“Netflix not only put Roma in movie theaters but sought out cinemas that could project the movie in 70 mm with Dolby Atmos sound, a combination that gives the film an almost hallucinogenic clarity. The sound of dripping water or the whistle of a passing knife salesman sounds as if it’s coming from a few rows behind you, and when the camera pans across the bookshelves that dominate the central family’s home, you can practically read the titles on every spine.”
There’s one major snag to Roma’s campaign for the sound categories. Most people are likely going to watch Roma on their television, their laptop, or even their iPhone. What’s more, even the folks who make the trek to see Roma in the theaters probably won’t experience Dolby Atmos’ innovative sound since only 23 theaters in the U.S. are equipped for it.
If only the sound branch were voting, then perhaps Roma would stand more of a chance as the details of Dolby Atmos are incredibly technical. But everyone in the Academy gets to vote on the sound awards, and something more flashy like A Star Is Born or A Quiet Place may end up winning. Even First Man may have narrative momentum in the Best Sound Mixing category: if the First Man sound mixers win, it will be the first time two women won in the same year, and the second time in history that female sound mixers received the award.
Best Costume Design
If you were looking over the nominees for Best Costume Design, you may have noticed that one of the nominee’s names came up twice: Sandy Powell is nominated for both Mary Poppins Returns and The Favourite. Costume Design is notoriously a category full of repeat players. Edith Head, who was in charge of costumes for iconic films like Roman Holiday and The Sting, was nominated 35 times and won eight Oscars over the course of her career. (It may be important to note that the category used to hand out an award for color films and black-and-white pictures until 1967. It may also be important to note that Edith Head is the visual inspiration for Edna Mode from The Incredibles.)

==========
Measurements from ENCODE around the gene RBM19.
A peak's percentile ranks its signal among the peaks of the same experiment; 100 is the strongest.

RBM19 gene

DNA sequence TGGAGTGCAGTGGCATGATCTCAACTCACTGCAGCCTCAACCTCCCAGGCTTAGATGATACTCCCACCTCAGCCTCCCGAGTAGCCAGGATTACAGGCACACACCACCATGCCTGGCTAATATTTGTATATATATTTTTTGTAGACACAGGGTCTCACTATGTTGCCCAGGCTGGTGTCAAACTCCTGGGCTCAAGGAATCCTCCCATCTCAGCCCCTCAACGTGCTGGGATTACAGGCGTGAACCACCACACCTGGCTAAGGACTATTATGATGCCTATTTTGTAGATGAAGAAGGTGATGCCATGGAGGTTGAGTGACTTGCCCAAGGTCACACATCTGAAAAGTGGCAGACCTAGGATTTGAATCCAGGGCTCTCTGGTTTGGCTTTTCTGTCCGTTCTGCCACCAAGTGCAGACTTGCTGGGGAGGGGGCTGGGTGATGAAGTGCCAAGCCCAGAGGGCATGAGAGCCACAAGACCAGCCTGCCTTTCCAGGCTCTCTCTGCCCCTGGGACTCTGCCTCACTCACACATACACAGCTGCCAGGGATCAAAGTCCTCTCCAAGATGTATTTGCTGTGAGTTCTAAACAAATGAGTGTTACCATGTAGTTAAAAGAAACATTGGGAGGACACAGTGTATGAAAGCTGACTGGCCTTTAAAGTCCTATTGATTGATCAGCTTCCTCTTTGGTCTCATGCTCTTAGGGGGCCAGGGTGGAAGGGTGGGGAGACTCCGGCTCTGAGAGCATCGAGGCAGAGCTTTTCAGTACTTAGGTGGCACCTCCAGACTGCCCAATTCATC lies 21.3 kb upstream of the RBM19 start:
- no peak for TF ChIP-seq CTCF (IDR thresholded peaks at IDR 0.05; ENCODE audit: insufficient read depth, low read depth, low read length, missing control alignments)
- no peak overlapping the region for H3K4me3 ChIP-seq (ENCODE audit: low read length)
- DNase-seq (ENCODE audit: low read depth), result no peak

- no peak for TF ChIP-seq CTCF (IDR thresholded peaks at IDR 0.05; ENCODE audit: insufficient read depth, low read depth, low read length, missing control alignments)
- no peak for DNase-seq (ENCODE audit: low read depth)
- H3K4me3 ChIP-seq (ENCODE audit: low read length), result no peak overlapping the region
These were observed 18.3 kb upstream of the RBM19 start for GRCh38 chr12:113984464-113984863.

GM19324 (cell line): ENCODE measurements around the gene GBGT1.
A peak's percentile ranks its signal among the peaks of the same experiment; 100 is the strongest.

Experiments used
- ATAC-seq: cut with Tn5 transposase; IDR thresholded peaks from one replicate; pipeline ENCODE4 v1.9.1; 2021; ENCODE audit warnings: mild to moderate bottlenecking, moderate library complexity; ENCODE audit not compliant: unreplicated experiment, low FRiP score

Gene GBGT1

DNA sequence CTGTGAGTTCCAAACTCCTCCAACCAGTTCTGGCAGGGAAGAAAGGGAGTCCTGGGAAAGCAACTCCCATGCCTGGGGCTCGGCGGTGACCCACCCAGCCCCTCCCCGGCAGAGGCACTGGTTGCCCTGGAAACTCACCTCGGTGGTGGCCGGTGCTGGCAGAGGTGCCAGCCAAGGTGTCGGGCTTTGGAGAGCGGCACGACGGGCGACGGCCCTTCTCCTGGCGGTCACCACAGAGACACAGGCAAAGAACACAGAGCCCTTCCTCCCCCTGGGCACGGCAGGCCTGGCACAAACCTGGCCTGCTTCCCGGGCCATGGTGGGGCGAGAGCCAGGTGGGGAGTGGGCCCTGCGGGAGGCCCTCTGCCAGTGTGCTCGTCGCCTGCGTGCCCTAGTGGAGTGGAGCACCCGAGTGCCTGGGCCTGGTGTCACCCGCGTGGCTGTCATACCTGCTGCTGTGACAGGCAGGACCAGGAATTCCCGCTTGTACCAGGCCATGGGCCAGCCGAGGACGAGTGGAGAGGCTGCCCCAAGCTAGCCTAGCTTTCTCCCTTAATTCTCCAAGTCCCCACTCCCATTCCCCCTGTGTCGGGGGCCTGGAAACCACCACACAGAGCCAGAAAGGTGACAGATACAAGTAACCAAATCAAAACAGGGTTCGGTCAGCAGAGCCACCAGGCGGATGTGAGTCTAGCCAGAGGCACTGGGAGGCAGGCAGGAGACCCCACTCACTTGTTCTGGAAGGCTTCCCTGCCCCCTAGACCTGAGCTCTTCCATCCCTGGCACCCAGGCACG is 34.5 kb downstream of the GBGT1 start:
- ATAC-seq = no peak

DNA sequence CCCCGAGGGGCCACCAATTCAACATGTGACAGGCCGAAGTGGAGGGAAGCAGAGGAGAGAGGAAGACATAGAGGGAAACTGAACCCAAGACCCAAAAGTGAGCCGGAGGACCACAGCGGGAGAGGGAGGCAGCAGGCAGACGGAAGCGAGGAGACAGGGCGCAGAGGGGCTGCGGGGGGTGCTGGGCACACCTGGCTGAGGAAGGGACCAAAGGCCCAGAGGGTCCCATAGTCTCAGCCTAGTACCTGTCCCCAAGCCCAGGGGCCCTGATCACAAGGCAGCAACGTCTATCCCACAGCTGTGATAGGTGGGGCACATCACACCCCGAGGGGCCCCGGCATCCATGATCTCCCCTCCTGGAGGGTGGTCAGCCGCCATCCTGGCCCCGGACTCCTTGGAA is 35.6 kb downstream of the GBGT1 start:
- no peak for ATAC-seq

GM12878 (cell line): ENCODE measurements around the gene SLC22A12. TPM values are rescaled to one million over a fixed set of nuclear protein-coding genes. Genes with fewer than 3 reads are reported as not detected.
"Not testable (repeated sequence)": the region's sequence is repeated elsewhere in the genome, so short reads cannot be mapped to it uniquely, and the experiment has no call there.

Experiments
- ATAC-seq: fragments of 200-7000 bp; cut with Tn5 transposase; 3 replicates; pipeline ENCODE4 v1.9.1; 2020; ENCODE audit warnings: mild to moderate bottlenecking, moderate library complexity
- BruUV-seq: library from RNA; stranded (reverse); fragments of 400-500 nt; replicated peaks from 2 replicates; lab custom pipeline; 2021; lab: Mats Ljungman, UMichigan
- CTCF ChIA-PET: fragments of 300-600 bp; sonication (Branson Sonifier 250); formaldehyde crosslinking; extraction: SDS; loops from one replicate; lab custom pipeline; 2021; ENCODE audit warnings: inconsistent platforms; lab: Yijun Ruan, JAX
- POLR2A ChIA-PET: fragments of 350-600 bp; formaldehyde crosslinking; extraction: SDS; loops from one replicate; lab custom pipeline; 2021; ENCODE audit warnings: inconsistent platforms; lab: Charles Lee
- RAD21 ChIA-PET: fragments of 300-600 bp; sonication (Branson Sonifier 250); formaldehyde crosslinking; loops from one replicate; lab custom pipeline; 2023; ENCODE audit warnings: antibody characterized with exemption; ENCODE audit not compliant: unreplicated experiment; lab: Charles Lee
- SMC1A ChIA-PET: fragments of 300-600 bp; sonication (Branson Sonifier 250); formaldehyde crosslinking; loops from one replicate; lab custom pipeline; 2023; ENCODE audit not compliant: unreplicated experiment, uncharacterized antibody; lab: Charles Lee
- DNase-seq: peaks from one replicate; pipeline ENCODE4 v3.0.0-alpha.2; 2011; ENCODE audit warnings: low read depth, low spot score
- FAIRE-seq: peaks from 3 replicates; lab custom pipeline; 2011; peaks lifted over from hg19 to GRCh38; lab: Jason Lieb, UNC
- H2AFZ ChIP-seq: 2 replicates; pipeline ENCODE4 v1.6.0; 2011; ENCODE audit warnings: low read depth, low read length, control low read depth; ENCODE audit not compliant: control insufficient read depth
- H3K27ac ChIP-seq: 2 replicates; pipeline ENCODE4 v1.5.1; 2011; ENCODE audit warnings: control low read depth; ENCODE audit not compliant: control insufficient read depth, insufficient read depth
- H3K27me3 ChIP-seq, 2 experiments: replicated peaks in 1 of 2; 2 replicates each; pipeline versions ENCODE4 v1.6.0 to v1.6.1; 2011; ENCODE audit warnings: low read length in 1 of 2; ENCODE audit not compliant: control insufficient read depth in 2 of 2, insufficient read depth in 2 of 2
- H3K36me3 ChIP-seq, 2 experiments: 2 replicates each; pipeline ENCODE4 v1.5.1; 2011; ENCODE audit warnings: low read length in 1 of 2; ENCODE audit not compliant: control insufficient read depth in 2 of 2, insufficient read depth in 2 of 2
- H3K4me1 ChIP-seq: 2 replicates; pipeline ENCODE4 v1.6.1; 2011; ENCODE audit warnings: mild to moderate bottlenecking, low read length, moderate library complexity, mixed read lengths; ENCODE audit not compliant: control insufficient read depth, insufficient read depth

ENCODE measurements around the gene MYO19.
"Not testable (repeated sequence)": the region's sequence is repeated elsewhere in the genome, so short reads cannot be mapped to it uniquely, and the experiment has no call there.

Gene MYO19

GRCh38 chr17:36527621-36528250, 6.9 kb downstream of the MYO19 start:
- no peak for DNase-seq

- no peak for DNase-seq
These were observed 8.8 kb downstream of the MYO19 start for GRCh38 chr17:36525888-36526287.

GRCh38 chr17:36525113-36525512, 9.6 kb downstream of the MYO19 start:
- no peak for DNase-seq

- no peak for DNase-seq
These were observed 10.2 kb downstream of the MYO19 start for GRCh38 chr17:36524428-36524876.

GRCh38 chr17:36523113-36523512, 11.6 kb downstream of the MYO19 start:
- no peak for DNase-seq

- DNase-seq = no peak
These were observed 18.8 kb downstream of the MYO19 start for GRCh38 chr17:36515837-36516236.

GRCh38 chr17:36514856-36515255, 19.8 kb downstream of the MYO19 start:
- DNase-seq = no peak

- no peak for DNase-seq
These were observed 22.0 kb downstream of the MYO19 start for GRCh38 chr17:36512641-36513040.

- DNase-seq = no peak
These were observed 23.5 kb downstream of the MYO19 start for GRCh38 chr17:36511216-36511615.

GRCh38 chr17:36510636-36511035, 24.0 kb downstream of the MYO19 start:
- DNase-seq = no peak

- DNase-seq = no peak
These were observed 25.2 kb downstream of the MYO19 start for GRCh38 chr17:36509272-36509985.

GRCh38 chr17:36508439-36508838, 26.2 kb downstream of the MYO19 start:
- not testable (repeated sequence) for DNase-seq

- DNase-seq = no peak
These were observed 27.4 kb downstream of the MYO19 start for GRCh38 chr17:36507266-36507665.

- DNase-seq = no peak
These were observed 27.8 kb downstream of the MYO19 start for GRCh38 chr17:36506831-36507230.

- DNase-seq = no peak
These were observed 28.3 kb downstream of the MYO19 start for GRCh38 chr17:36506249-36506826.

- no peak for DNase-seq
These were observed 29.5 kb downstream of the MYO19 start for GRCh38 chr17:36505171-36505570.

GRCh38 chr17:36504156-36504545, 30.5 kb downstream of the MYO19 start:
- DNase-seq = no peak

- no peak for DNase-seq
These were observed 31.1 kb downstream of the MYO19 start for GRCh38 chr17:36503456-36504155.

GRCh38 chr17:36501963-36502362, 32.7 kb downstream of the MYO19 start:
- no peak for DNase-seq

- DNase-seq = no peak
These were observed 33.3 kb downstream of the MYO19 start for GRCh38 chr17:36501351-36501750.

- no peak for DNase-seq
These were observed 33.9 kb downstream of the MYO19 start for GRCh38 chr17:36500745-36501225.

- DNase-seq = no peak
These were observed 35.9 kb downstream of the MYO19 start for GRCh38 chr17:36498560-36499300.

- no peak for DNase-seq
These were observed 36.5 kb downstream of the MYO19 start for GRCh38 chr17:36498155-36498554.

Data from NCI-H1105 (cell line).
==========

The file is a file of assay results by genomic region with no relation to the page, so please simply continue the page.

Sandy Powell is reaching Head-levels of category ubiquity. With 14 nominations, Powell is one of the most nominated people in the history of the award. Alexandra Byrne, nominated this year for Mary Queen of Scots, has also amassed an enviable record of five nominations, resulting in one win so far (Elizabeth: The Golden Age). Mary Zophres, nominated for The Ballad of Buster Scruggs, is a three-time nominee who has yet to win a single award.
But it’s Ruth E. Carter who may be the frontrunner in the category. Nominated this year for Black Panther, Carter has been nominated only twice before (Malcolm X and Amistad), and she’s the only nominee whose film isn’t a period piece. And while Black Panther racked up a solid seven nominations, it could still go home empty-handed with tough competition in the sound categories, a slim-to-none chance for Best Picture, and an unexpected snub in the Visual Effects category.
Carter has spent the better part of 2018 giving high-profile interviews to outlets like The New York Times, Vanity Fair, and Deadline about her headline-generating costumes. Black Panther is also the only film that, given its genre and subject matter, got to blend Afrofuturism with tribal designs to make unforgettable superhero looks. When trying to earn the votes of the Academy at large, that may put Carter in the lead and help distinguish her work from the period pieces rounding out the category.
Carter is also receiving the Career Achievement Award at the upcoming Costume Designers Guild Awards, which certainly shows some degree of momentum for her Oscar campaign. The competitive CDGA Awards won’t shed much clarity on the race though, as Carter is competing in the Sci-Fi/Fantasy category, while Powell and Byrne are competing in the Period Film category. (Zophres was not nominated in any category.)
If you’re into this sort of dive into lesser-known races — or, conversely, if you’re not and want them to stop — shoot me an email at firstname.lastname@example.org. Accepting any and all coverage requests!